We CAN Understand Some Modern Physics, and Compare It to the Old !

(The new view of gravity: space and time have become melded together into a single field with massive objects bending its contours. Gravity is a force but it is now delivered by particles called “gravitons” that are wave lines. Gravitons are a particle with no mass–it seems–and can travel at the speed of light. See physics.aps.org)

I should not feel slighted by my inability to ‘get’ modern physics. Hell, Newtonian physics (“classical mechanics”) was not a strength of mine. I believe we should feel compelled to give quantum mechanics a shot. We should try to have some handle on it, just to feel vaguely up to date and competent. Below is an initial attempt to do that, and should not be taken as ‘the Gospel Truth’ on these important issues.

The newest physics is “particle ” or “quantum physics” and it is quite exotic. A physicist recently wrote, “we understand the equations for quantum physics but we don’t understand what quantum physics is.” He explains that maybe we should be happy with that, just the equations, and not be concerned with a ‘picture’ of what they are about in terms of objects, causes, and sequences of events.

To be satisfied with only the equations is to be what is called “an instrumentalist” philosophically. The equations—and all the ideas, measurements, and experiments—are tools we use to manipulate reality. In that sense. our physicist refers to this view with some disapproval: it’s “antirealism.” He thinks it has given up on the belief in finding what is really there.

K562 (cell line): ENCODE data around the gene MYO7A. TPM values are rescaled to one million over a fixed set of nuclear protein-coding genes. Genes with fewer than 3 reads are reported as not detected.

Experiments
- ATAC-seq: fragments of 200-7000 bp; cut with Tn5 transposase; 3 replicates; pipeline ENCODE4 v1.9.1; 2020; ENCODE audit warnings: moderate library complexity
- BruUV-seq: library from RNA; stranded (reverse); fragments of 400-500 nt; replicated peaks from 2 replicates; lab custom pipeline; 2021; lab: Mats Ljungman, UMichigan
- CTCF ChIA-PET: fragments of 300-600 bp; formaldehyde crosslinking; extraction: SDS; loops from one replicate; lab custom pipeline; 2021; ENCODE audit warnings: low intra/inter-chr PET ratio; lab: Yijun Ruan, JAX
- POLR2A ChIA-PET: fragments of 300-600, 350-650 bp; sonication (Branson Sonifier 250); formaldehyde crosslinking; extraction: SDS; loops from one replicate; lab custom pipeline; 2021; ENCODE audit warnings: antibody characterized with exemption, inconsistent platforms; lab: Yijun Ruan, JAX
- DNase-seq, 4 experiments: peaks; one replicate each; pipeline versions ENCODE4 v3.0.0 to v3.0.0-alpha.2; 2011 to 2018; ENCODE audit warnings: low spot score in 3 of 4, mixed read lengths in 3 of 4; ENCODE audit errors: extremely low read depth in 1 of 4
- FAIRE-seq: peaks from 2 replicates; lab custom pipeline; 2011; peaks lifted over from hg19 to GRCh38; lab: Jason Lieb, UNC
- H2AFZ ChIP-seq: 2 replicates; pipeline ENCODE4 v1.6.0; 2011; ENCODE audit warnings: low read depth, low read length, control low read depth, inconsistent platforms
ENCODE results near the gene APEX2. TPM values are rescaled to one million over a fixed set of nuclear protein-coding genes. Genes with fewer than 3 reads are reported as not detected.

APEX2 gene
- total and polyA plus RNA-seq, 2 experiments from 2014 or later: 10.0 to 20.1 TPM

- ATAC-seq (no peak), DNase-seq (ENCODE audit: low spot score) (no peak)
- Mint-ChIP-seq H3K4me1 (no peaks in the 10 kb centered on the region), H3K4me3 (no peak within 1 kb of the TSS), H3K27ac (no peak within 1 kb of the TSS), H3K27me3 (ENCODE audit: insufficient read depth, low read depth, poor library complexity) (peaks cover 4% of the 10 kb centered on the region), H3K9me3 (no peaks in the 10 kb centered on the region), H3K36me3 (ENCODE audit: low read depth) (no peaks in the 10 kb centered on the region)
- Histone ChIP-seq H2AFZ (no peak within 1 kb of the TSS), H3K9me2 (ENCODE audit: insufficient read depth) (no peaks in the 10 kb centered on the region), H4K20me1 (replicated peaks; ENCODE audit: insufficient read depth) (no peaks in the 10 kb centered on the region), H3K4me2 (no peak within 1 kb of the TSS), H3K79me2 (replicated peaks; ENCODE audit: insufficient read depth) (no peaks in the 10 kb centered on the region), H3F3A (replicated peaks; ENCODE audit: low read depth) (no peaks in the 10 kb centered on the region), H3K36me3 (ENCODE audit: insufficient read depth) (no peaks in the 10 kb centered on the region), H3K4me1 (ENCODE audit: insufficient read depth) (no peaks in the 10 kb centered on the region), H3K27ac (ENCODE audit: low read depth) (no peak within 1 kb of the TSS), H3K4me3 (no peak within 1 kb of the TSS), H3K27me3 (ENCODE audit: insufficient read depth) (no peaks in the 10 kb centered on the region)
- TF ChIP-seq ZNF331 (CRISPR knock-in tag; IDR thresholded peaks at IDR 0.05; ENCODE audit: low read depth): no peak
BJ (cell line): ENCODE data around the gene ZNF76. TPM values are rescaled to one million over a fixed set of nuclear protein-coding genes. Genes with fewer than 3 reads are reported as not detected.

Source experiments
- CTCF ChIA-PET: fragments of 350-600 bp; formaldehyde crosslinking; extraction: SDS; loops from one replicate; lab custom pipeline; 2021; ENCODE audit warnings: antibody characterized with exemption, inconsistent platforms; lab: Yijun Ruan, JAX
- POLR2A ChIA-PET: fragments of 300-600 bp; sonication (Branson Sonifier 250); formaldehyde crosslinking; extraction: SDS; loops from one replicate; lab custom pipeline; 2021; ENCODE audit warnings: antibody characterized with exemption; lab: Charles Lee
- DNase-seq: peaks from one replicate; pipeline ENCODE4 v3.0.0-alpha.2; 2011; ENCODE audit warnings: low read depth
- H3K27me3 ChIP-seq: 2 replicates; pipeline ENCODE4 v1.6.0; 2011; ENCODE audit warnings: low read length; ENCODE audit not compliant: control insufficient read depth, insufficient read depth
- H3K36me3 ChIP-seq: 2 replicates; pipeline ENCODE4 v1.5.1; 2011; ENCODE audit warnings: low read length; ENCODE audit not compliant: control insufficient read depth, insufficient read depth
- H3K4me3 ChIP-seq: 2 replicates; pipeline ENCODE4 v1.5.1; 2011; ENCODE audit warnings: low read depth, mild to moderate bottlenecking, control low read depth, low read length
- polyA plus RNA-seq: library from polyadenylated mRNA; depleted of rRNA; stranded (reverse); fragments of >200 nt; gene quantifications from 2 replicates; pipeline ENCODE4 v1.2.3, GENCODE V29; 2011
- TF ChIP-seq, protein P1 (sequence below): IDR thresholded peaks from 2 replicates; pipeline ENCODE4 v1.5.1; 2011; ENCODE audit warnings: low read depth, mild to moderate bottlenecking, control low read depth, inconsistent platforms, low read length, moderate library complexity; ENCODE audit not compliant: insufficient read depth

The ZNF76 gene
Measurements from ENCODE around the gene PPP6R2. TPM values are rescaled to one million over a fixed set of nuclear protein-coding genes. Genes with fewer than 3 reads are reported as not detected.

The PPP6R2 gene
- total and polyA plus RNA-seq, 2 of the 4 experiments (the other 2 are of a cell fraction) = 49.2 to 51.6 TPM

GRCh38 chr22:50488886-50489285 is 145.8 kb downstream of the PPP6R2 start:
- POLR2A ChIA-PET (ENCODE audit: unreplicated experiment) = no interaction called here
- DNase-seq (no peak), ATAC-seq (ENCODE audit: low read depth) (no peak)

The scientist above is Sean Carroll from Cal Tech. He is an award-winner and writer of many books including The Big Picture (2016) an effort to popularly explain modern physics and its philosophical implications. It is very good, so let me summarize some parts of it as engagingly as possible.

A Strange and Quarky Universe

(All Protons and Neutrons form the nucleus of atoms and are composed of two Up Quarks and a Down Quark held together by the Strong Nuclear Force transmitted by Gluon particles. A Proton and Neutron are held to each other in a nucleus by a kind of “spillover” of the Strong Nuclear Force. Forces of attraction and repulsion are still the opposite or same electrical charge, but now the charges are referred to, curiously, as Color Charge. Diagram from ck12.org)

This modern quantum physics has broken down the old picture of the atom into tinier parts and additional forces. One of its most interesting aspects, to me, is that forces are now also thought of in terms of particles. It seemed that traditionally forces were just ‘powers’ and ‘abilities’ between things—acting on things—and not composed of little things themselves. One of the dissatisfying aspect of Newton’s gravity was its character as “an action that took place over distance,” but what did the work through that distance of space between between attracted objects? The new theory answers that question; it is force particles and the fields that do the work. More on fields, soon.